The Pennsylvania Supreme Court denied a newspaper delivery person’s petition for allowance of appeal on March 30, 2021. The claimant filed a claim petition in 2018, alleging that he suffered serious injuries to his right leg after slipping and falling on ice when he was delivering newspapers. The newspaper asserted that the claimant was an independent contractor. The case was bifurcated to determine whether the claimant was an employee. After fully litigating the issue, the Workers’ Compensation Judge found in favor of the newspaper and found that the case was not so different than the seminal case of Johnson v. WCAB (DuBois Courier Express), 631 A.2d 693 (Pa. Cmwlth. 1993). The Johnson court held that a newspaper carrier was an independent contractor because the newspaper did not exercise substantial control over his activities.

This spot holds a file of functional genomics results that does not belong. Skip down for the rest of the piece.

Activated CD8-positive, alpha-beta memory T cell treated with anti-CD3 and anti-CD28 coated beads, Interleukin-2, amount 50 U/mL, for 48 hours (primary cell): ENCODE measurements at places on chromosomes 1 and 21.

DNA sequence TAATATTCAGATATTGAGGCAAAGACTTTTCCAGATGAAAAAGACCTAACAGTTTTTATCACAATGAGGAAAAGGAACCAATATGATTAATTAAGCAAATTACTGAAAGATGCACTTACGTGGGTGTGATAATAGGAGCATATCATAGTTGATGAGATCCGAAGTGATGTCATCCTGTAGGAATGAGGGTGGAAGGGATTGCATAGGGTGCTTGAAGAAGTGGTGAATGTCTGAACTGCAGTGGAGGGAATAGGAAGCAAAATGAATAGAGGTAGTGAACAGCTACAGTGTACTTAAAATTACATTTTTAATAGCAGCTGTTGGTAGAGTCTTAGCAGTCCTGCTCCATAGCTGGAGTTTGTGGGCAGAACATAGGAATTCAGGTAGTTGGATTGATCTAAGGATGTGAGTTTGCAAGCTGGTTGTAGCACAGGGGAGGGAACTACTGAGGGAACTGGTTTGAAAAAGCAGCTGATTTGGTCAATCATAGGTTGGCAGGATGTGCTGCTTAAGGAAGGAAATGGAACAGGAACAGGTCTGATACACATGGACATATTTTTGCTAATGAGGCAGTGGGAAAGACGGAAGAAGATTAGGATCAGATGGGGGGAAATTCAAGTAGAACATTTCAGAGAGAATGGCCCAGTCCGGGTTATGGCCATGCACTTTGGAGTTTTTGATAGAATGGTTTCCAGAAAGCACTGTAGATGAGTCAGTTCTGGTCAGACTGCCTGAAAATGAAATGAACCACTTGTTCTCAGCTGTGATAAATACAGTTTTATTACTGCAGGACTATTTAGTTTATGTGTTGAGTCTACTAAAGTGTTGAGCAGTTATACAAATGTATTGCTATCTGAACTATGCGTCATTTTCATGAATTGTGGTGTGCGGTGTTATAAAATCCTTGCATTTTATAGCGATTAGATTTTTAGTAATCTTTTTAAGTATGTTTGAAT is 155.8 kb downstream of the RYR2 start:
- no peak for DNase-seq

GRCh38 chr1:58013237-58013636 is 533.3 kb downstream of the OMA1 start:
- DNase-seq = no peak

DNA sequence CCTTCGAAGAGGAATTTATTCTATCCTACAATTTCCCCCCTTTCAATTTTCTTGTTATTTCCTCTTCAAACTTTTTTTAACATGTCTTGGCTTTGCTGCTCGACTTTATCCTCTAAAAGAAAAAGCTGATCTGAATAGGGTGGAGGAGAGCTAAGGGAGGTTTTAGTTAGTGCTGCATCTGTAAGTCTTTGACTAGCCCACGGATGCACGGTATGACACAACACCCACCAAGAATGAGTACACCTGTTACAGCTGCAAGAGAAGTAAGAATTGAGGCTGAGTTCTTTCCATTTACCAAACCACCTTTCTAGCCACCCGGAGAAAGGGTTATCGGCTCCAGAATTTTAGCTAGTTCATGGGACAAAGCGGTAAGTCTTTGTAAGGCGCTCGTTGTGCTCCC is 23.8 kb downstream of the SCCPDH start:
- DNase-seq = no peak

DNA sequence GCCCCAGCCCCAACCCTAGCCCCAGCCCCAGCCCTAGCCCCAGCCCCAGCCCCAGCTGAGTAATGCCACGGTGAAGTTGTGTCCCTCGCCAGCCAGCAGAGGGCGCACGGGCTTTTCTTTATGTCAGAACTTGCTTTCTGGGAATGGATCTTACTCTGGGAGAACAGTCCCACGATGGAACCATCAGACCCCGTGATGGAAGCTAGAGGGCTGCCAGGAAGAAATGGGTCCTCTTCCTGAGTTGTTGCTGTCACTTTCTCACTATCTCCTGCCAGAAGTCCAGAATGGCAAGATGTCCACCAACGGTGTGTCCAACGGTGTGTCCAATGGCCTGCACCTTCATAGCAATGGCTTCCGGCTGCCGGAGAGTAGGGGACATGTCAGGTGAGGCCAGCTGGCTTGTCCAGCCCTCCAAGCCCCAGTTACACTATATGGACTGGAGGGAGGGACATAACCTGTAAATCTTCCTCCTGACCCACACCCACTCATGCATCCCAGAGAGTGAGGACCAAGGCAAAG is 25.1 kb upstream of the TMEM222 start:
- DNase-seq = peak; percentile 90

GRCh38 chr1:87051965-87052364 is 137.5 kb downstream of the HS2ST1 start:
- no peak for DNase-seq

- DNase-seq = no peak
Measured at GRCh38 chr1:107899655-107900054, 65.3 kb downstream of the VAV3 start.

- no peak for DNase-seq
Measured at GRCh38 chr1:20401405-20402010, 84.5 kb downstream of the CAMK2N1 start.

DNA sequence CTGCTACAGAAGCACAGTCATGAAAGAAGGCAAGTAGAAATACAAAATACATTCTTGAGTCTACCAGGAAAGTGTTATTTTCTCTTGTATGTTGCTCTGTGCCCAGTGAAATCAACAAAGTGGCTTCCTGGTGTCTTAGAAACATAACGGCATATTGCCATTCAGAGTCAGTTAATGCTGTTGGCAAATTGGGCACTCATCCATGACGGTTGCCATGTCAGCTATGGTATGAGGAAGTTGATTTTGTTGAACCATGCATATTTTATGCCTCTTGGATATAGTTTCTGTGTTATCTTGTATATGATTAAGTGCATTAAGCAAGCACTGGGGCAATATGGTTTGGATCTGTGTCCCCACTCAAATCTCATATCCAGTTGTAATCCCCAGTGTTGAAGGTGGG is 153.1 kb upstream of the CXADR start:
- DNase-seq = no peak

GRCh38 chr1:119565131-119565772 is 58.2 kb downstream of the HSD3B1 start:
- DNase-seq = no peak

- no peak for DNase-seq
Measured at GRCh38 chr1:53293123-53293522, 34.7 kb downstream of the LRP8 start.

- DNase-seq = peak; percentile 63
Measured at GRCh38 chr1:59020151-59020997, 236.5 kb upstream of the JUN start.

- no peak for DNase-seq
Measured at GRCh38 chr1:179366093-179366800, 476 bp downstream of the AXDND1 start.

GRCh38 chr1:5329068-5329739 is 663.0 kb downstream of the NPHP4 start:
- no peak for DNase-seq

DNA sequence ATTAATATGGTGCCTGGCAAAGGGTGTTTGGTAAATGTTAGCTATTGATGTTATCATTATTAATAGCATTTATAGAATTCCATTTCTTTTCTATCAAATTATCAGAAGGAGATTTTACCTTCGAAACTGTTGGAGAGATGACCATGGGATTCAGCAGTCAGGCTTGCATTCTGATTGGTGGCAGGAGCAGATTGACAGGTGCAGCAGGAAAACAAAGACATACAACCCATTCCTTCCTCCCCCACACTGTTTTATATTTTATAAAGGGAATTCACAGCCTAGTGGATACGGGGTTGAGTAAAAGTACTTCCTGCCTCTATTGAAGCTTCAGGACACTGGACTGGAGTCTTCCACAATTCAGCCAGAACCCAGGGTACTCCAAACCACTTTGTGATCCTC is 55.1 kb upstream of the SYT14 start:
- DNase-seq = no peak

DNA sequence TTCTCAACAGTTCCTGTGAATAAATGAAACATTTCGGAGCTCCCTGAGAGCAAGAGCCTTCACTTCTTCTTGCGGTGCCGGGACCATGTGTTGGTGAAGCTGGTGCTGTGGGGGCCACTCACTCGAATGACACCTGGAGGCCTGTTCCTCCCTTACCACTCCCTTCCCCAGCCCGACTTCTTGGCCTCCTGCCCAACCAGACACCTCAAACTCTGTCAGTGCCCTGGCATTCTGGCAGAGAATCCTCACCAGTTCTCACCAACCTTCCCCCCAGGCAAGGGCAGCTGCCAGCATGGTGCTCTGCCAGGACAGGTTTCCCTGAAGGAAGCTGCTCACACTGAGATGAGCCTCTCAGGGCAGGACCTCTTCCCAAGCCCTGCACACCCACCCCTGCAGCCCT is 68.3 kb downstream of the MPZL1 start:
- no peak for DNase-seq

The claimant appealed to the Workers’ Compensation Appeal Board. After hearing argument and reviewing the parties’ briefs, the Board affirmed the judge’s decision and order. The claimant appealed to the Commonwealth Court, urging the court to consider the evolving nature of the newspaper delivery business in rendering its decision. The court refused to do so and highlighted the lack of control by the newspaper because there was no prohibition on delivering competing newspapers or enlisting a substitute without prior notice or permission. The Commonwealth Court’s decision, which was issued as a non-precedential opinion, is the latest in an unbroken line of similar cases holding that newspaper carriers are independent contractors. 

The claimant’s suit ended when the Pennsylvania Supreme Court denied the petition for allowance of appeal.